Friday, March 4, 2011

A Serbian Film -- AKA Srpksi Film (2010)

Fear 0/5
Gore 5/5
Entertainment 1/5
Creepiness 2/5

I can’t recall another horror/exploitation film garnering as much attention in the past few years, heck even decade, as this one has. Can you? Forget the story, it’s been pretty much painted as an endurance test among genre fans and cinephiles alike. But is there substance to the actual film? Regardless of political allegory (which I believe to be suspect), does the film have anything to offer the viewer? Read on.

Most people who’ve followed the film or have read about its infamy, know of the basic storyline. But just in case you’re unaware, here it is: retired porn star and family man Milos is given an offer he can’t refuse. A new style of performance art pornography is set to go into production with the effort being lead by a mysterious man named Vukmir. At first, Milos is reluctant. Promises of a life that will be forever taken care of tempt him, while at the same time, he's also reminded of the current financial struggles that his family faces. The promise of never ending fortune becomes too much for him to pass up. Once the dotted line is signed and he to goes to work, we become sickened by the unspeakable horrors that Milos is asked to commit.

The horrors of this film are well documented and the most notorious scenes are described in great detail on other sites. So I won’t go into that here. If you're really interested, a quick Google search returns many results. What I will say is that, while the extremity of the situations and the acts being asked to commit were certainly gruesome and disgusting, none of them really justified either point the film was/is trying to make. A diatribe about life and society is given by Vukmir when Milos is ready to walk away early on. His point and the point of the film (at least for me) is completely negated when he says that really all he’s trying to do is create a new sub-genre, ‘newborn porn.’ Again, I think this aspect of the film is completely suspect.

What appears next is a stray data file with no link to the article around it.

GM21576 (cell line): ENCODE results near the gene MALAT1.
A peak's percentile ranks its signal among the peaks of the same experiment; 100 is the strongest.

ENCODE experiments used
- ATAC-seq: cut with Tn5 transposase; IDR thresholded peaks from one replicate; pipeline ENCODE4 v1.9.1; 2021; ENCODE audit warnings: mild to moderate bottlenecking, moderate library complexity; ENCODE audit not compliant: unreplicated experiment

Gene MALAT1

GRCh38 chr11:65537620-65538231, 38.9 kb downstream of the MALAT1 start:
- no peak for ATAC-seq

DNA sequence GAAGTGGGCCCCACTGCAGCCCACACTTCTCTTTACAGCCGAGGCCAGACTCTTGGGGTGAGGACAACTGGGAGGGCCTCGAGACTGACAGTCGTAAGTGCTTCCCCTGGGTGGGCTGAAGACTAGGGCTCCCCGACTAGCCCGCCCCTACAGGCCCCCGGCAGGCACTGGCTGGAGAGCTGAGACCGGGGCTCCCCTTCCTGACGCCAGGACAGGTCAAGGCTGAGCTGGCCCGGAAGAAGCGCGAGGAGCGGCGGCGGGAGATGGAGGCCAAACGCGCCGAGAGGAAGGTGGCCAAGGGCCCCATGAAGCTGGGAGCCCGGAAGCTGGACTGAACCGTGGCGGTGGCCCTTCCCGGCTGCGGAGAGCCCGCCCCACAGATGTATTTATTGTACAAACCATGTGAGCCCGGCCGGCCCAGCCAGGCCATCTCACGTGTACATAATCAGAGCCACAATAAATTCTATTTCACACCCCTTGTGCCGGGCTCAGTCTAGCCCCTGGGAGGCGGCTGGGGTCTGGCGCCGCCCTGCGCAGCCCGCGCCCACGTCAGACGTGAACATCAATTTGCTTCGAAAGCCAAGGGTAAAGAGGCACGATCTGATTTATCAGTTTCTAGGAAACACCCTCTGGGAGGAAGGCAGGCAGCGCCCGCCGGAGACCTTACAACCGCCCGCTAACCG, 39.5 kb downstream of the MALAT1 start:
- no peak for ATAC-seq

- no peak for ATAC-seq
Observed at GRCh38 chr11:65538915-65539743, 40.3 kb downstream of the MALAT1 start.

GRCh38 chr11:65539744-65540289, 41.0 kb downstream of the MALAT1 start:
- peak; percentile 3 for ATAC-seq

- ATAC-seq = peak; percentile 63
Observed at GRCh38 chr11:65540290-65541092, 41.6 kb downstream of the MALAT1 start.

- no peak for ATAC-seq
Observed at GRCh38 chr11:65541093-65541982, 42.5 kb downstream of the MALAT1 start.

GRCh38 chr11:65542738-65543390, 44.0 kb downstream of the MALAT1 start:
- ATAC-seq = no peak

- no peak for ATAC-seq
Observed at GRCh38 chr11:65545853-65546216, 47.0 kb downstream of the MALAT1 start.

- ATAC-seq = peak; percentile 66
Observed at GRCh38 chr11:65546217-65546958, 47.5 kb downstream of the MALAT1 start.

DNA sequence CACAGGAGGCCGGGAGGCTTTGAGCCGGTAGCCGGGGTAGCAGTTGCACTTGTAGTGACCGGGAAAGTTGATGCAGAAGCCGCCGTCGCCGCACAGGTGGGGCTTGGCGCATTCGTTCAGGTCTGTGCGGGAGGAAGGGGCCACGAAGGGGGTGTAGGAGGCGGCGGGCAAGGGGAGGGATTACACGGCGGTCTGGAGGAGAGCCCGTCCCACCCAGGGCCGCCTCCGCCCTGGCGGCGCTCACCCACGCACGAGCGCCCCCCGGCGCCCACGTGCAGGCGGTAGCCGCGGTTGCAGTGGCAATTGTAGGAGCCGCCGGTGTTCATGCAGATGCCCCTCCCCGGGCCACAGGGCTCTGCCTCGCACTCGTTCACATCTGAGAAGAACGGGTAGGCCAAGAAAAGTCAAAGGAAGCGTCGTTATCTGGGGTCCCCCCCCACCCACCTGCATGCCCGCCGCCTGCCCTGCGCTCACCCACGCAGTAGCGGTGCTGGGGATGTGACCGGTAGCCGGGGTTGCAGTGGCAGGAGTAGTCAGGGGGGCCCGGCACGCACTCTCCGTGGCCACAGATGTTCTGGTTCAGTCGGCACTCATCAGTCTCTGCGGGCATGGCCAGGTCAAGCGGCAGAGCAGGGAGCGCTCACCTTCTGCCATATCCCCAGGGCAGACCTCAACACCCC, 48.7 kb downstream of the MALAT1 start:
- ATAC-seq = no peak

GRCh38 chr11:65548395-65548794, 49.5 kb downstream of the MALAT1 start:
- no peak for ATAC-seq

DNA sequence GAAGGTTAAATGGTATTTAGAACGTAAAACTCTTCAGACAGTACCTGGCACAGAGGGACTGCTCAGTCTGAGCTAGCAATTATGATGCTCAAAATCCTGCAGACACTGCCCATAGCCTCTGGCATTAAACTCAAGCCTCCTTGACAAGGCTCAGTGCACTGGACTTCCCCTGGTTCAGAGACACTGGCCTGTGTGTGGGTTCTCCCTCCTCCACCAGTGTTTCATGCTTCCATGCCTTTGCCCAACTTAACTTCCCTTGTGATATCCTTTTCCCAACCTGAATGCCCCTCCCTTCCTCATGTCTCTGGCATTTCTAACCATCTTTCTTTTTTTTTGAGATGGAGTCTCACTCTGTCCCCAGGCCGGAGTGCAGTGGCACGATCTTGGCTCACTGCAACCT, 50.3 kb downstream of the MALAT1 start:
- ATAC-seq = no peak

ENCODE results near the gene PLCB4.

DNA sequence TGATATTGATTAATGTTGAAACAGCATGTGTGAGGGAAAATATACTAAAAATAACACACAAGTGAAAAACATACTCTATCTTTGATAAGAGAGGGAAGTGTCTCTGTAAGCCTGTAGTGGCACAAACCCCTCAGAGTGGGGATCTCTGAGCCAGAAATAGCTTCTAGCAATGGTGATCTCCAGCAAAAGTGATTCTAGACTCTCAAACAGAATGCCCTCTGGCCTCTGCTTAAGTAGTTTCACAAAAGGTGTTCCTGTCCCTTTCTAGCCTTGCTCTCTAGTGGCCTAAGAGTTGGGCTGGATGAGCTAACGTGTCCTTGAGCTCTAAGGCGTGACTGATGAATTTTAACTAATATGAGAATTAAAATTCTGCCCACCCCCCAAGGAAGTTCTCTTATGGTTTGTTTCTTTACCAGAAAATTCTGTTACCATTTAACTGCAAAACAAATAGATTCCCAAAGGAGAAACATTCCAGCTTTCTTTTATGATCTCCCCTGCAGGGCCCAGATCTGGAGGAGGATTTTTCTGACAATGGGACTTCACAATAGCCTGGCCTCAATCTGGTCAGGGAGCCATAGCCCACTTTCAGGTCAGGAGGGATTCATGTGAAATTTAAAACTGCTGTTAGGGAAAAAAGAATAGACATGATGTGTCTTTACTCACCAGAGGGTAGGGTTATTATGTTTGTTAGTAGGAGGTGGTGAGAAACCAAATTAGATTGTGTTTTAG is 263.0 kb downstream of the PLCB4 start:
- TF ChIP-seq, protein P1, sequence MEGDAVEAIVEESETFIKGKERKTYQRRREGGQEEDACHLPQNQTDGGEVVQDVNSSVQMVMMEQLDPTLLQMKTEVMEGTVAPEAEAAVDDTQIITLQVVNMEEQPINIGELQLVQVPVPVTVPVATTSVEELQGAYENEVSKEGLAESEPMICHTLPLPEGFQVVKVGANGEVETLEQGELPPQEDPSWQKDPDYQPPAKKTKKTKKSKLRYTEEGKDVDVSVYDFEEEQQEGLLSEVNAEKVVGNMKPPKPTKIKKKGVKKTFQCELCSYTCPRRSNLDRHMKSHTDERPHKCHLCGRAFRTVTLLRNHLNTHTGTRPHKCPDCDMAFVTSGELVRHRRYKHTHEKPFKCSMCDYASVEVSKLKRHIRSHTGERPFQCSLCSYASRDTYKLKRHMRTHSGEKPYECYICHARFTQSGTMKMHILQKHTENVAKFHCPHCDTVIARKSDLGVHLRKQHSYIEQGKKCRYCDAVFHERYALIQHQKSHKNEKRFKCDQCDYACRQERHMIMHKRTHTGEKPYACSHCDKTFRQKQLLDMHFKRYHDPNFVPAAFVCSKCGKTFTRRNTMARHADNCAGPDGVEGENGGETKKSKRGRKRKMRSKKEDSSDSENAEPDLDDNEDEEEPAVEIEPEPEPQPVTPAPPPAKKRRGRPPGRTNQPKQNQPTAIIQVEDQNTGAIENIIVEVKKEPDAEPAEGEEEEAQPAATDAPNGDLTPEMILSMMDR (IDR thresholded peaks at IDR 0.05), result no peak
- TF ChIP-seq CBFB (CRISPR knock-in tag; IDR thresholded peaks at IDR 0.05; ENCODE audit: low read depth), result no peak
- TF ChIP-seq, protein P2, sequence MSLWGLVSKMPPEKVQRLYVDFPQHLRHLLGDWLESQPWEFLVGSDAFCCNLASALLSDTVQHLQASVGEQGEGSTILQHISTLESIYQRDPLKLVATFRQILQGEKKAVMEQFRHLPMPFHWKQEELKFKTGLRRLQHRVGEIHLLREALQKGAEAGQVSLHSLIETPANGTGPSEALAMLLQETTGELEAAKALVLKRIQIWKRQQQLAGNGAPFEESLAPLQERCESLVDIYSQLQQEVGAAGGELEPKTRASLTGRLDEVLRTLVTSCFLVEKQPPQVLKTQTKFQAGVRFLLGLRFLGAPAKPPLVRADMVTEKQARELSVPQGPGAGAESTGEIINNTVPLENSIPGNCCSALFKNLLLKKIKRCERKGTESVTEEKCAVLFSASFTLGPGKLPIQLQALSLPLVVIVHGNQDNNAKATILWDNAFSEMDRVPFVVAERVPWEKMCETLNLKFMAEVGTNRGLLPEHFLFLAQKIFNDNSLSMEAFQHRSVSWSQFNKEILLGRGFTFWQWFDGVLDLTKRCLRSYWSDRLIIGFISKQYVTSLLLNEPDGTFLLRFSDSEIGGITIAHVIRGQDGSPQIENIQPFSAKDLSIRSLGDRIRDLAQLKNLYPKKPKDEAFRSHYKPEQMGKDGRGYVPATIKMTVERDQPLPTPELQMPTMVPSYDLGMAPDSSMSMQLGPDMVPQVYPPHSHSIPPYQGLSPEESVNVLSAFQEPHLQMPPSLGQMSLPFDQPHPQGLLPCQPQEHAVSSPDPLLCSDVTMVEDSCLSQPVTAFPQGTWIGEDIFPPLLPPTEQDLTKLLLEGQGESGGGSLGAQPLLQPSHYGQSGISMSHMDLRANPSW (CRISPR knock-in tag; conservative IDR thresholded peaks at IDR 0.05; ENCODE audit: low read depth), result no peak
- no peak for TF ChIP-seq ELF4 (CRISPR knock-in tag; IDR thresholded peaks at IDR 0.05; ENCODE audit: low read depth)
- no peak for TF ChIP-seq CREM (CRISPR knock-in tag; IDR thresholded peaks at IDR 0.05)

If we take the film at face value for what it is trying to portray, the slipping of one man to the point where he completely loses touch with reality, that is also a hard sell as we aren’t really painted a picture of a family that is truly struggling. At the beginning, we see them in their nice home (a mansion by most peoples standards), completely furnished and without bare. Other than the couple simply saying that they have money problems, the only time we see anything that physically amounts to issues with finances and falling on hard times is when Milos reluctantly digs into his pant pocket to fork over some money for his son’s piano lessons. So daddy goes on a disgusting, drug fueled, murderous and psychotic sex rampage for some piano lessons? I’m not trying to oversimplify things here but that’s essentially what the film boils down to. I didn’t really get the feeling that the family was in that dire of a situation and as a result, the ends didn't justify the means.

As such, with about 20 min. left in the film, I just wanted it to be over with. There was no point at all to any of the onscreen madness. If you want to experience a similar film that is shocking with a much better painted picture of sickness and depravity, and it even has a redemptive quality about it, keep yours eyes peeled for a film called The Bunny Game (review here and filmmaker interview here). It will stay with you long after the credits roll unlike A Serbian Film which I've already forgotten about.

Cortez the Killer


Strange Kid said...

Finally! Someone who sees past the hype of this film!

Thank you for such an honest review, James. Beyond the hype of the more graphic scenes, which gorehounds will certainly pine over, there was little to no redeemable value that I could find here. Next...

Robert Ring said...